CPAP Reduces Long-Term Cardiovascular Risk in Patients with Obstructive Sleep Apnea

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CPAP Reduces Long-Term Cardiovascular Risk in Patients with Obstructive Sleep Apnea

Multiple lines of research show patients with moderate to severe obstructive sleep apnea are at significantly increased risk of suffering a cardiovascular event.1-5 It is also clear that over the short term, continuous positive airway pressure (CPAP) treatment significant reduces sleepiness, blood pressure, and motor vehicle accidents, and enhances sleep-related quality of life in this population.6 What has been missing is evidence of long term cardiovascular risk benefit, if any, on sustained CPAP use.7 Work presented at the virtual SLEEP 2021 annual meeting in June may finally provide some of the evidentiary support cardiologists have been waiting to see.

CPAP therapy decreased the risk of a cardiovascular event by 44%

Dr. Diego Mazzotti and colleagues analyzed the large and detailed Kaiser Permanente Southern California health system electronic health records over a period of nearly two years and identified 45,927 patients with apnea-hypopnea index (AHI) results.8 The researchers assorted the records into three groups; 11,145 without sleep apnea, 13,898 with sleep apnea and any CPAP use, and 20,884 patients with sleep apnea and no record of CPAP use. Importantly, “any CPAP use” was defined broadly; in this group, the median CPAP use was 2.5 hours per day with an interquartile range of 0.7 to 5.0 hours per day. Rather modest CPAP use, to be sure, but in line with other real world studies examining CPAP adherence. All patients included in the analysis had reasonably continuous insurance coverage had no evidence of cardiovascular disease for at least 1 year prior to diagnosis of obstructive sleep apnea. Cox proportional hazards model accounted for age, sex, BMI, race, Charlson comorbidity index, and the use of hypertension or hyperlipidemia medications. Cardiovascular events of interest were myocardial infarction, stroke, unstable angina, heart failure or death from a cardiovascular cause.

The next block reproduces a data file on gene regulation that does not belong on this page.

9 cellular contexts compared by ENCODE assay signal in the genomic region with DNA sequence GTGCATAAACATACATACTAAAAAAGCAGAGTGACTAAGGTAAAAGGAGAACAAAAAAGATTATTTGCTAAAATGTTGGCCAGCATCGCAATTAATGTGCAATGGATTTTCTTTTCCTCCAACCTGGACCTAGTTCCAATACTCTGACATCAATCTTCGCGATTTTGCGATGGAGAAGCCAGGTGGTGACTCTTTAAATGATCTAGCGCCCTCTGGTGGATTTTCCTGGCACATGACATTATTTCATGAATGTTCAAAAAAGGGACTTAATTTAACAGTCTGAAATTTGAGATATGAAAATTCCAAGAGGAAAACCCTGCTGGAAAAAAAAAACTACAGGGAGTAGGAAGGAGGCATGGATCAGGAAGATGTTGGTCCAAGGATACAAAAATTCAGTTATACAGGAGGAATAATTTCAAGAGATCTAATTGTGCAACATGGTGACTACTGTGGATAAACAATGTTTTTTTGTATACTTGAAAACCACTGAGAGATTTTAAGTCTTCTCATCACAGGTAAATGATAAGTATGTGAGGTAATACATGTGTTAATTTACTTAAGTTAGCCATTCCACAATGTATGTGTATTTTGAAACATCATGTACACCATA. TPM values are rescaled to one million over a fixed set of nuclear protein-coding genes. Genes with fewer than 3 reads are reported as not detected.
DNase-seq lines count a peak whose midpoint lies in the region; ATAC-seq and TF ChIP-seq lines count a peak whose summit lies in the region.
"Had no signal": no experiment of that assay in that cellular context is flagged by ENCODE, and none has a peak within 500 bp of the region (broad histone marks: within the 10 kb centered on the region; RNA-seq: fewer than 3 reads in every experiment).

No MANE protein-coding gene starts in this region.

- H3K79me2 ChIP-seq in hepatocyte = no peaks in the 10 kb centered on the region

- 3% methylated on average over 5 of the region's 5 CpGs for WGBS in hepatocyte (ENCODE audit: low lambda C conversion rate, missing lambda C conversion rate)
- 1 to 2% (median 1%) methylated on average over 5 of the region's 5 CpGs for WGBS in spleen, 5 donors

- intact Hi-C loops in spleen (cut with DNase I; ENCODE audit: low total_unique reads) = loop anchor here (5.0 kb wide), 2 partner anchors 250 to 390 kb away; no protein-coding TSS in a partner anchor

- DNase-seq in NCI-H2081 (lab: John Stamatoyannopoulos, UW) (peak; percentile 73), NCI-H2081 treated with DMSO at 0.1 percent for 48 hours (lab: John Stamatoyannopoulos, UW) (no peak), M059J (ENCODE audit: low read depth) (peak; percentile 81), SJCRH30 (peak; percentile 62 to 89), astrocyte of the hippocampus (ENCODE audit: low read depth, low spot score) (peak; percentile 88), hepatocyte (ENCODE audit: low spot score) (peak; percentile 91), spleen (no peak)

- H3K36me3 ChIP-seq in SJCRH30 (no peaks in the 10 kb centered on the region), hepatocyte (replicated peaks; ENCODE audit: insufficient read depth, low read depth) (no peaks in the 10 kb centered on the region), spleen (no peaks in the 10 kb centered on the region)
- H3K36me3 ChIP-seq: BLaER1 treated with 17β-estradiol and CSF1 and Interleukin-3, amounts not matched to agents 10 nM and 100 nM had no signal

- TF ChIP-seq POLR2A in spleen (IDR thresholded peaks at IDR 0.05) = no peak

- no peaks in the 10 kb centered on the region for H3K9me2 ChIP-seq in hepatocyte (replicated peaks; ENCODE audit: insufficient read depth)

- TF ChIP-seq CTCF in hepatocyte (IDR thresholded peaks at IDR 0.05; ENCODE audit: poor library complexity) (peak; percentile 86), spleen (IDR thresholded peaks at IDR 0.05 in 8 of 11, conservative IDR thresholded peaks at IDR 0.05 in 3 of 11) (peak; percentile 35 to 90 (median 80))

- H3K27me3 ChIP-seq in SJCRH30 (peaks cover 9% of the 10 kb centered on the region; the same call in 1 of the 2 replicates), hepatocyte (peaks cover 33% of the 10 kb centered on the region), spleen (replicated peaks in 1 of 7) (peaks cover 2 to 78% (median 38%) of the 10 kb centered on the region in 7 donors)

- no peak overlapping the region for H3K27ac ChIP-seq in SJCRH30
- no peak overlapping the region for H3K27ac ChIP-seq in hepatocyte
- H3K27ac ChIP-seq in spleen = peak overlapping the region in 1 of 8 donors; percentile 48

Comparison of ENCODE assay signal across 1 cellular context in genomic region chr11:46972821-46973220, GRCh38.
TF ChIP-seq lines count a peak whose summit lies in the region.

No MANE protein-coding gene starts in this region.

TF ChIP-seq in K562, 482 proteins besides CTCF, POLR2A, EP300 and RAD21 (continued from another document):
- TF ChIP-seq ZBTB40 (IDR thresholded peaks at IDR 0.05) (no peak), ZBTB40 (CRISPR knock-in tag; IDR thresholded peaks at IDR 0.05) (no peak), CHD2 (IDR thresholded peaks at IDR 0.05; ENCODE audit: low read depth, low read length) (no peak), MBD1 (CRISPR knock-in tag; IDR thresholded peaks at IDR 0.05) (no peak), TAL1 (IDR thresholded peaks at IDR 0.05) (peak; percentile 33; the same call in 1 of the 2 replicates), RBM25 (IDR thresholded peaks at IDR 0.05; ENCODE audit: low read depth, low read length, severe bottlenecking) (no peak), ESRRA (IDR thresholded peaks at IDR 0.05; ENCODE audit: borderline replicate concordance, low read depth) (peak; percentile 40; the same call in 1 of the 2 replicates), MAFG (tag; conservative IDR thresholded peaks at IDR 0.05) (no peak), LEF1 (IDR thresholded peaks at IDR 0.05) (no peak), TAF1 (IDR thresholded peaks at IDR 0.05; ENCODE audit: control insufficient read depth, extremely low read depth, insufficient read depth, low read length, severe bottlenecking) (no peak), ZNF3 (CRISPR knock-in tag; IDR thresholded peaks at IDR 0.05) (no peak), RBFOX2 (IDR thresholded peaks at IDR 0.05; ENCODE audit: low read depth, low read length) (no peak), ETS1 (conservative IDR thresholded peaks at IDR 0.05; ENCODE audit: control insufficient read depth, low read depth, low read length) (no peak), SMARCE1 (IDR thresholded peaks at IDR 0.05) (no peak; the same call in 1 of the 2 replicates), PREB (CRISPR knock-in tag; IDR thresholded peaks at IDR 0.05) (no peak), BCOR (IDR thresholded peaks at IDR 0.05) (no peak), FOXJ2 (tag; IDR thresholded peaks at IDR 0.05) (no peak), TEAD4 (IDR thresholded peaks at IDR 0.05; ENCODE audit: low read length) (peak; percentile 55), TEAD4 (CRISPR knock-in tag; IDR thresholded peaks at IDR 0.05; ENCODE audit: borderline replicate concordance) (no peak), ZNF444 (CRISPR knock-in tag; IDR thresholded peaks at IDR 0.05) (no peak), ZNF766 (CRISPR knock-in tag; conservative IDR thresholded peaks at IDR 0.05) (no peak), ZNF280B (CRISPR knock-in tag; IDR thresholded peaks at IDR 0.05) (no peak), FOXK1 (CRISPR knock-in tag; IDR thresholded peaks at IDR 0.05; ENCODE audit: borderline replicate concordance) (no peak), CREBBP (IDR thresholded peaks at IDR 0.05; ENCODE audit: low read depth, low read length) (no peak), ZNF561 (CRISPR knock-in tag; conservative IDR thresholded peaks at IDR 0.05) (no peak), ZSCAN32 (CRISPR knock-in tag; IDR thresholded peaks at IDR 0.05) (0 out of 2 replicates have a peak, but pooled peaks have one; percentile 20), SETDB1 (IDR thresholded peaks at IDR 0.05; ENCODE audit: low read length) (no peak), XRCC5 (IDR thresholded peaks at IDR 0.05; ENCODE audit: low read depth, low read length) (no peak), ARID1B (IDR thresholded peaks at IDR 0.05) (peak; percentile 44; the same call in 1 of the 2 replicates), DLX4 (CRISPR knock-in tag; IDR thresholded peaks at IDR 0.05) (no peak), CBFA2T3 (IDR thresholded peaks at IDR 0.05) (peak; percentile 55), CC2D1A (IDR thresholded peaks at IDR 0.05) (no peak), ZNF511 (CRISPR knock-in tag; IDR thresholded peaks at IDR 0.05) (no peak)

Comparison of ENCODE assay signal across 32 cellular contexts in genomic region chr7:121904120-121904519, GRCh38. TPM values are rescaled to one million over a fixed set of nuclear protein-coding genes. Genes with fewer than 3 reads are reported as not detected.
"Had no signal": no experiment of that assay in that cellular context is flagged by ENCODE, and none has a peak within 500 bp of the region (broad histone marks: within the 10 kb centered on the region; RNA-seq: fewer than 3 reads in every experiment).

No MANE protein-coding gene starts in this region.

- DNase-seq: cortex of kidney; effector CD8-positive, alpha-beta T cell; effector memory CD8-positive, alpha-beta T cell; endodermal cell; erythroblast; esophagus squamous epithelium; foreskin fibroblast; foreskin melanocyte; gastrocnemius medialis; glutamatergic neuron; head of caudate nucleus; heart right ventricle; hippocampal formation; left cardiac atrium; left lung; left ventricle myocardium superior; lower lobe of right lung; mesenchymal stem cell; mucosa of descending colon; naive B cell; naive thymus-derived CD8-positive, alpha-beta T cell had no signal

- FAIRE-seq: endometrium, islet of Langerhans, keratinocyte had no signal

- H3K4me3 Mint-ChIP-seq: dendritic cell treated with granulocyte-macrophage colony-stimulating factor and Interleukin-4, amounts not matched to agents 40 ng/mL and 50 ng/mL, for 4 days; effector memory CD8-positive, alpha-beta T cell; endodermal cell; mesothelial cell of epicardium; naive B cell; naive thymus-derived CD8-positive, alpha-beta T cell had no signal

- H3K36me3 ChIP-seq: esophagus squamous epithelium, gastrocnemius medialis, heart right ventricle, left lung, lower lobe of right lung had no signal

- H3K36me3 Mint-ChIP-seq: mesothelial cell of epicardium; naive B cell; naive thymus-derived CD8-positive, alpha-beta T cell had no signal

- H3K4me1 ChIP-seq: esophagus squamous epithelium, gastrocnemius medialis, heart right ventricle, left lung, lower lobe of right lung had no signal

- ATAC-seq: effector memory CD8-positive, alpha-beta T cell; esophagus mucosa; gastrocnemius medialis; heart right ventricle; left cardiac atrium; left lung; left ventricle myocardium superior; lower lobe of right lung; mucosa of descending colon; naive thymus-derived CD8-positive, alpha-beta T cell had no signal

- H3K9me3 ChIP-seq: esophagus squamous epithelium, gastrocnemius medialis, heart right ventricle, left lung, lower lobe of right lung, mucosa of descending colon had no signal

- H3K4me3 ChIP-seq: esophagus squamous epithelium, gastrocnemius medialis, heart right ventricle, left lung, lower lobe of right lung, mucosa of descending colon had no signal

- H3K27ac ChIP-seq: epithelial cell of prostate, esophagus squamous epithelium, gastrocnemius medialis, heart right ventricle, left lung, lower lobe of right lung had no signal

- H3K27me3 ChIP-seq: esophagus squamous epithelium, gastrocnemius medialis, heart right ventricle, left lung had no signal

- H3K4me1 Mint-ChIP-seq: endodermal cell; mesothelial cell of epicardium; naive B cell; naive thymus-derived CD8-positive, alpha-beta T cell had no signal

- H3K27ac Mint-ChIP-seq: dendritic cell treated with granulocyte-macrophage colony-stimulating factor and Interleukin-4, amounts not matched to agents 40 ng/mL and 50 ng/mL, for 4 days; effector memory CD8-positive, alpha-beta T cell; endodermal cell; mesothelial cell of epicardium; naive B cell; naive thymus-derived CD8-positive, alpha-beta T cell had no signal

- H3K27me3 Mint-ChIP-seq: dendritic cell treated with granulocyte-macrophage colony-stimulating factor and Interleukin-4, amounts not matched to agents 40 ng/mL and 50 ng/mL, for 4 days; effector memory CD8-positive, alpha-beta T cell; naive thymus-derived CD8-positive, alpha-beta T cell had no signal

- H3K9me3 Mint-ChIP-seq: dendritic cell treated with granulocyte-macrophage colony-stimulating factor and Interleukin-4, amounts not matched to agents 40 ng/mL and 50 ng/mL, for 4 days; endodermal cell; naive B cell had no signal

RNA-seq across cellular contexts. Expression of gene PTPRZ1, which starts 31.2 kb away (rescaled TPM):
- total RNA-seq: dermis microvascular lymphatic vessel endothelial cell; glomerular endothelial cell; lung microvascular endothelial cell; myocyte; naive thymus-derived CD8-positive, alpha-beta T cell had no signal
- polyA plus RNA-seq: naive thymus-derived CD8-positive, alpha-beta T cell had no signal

Over a median of 262 days, patients with moderate to severe obstructive sleep apnea had a 71% higher likelihood of experiencing a cardiovascular event than those without obstructive sleep apnea (p=0.016). This result was expected from many previous retrospective and prospective studies. However, if patients with any severity of obstructive sleep apnea used a CPAP device for any length of time, their risk of an incident cardiovascular event was essentially reduced by a third (p=0.016). When the same analysis was restricted to patients with moderate or severe obstructive sleep apnea, any CPAP use reduced the risk of a cardiovascular event by an impressive 44% (p=0.002).8